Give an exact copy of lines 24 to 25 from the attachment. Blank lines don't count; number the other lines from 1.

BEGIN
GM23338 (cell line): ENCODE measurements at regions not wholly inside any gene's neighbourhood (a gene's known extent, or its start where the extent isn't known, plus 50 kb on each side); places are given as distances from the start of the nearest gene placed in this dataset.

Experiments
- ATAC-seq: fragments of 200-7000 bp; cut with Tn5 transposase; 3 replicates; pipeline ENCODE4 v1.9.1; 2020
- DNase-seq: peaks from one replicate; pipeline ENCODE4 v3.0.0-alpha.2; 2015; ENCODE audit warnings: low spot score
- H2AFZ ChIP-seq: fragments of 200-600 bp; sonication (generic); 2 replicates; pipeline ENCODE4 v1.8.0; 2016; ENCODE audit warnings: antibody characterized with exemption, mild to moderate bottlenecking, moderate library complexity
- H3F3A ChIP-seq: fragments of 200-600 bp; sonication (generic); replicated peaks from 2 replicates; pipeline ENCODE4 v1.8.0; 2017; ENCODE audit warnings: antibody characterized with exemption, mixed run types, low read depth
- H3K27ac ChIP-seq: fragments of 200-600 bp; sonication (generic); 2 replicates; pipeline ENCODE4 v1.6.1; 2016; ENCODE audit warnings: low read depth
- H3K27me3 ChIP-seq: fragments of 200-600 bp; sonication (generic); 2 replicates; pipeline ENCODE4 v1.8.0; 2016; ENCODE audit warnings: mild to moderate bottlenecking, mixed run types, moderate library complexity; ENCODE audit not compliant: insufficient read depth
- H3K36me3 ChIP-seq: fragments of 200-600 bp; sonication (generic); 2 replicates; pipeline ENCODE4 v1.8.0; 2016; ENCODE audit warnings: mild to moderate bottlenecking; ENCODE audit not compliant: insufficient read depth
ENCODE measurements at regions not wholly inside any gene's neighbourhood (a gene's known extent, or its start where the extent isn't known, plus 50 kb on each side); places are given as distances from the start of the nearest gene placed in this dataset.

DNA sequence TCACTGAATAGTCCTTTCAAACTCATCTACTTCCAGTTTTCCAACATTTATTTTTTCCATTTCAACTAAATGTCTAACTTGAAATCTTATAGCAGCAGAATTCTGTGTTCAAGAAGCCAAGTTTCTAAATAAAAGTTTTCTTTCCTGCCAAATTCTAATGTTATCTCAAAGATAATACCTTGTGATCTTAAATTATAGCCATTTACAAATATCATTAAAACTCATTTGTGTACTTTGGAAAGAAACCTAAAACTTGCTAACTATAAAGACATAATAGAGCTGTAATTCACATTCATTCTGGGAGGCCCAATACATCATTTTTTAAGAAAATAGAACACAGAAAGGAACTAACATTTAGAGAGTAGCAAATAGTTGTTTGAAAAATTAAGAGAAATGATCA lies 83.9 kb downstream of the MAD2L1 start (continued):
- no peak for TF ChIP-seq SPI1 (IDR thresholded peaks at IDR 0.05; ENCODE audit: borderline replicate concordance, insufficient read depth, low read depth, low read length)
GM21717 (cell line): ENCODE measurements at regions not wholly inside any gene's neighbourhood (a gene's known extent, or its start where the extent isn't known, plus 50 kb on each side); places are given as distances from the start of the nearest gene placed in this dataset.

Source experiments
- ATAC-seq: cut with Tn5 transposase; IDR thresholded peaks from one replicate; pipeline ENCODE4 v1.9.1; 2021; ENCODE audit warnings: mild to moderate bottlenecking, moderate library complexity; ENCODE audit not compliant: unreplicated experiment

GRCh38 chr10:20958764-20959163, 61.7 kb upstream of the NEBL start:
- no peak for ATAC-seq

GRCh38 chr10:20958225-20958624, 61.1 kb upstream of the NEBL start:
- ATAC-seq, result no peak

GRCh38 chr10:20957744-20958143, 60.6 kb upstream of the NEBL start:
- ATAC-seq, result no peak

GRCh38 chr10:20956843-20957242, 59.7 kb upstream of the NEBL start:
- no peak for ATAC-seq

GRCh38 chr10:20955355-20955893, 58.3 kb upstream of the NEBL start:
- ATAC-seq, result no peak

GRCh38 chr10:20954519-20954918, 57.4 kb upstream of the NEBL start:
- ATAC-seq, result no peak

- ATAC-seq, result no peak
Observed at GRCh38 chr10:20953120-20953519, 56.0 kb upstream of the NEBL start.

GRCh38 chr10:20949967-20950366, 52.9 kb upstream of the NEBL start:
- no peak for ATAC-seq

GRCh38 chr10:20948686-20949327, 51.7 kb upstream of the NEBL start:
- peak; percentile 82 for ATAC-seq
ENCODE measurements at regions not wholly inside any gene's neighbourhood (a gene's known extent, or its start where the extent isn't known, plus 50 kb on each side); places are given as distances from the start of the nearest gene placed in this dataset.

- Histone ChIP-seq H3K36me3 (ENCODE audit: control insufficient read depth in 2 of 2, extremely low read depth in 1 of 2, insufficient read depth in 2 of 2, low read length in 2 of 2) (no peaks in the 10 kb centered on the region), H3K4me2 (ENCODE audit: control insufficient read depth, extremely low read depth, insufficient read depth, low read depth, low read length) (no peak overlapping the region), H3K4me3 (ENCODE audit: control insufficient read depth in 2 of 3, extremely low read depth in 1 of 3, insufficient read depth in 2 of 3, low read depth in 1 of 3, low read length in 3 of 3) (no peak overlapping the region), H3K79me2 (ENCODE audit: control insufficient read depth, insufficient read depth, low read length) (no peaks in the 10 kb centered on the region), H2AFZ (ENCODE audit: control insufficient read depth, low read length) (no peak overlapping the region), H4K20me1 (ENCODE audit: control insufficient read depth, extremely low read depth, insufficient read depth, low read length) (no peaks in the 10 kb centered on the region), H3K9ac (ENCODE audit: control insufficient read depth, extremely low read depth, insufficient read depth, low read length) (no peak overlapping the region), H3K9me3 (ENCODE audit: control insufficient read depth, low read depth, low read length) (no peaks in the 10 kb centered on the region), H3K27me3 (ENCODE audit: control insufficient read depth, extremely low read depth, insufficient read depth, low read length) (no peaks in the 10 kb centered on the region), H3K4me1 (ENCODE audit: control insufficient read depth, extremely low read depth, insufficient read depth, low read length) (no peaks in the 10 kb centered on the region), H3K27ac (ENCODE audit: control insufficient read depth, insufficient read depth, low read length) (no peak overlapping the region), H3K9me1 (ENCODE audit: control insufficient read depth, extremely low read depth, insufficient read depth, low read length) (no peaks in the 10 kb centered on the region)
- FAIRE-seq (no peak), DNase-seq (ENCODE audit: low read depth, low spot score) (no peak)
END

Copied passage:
GRCh38 chr10:20955355-20955893, 58.3 kb upstream of the NEBL start:
- ATAC-seq, result no peak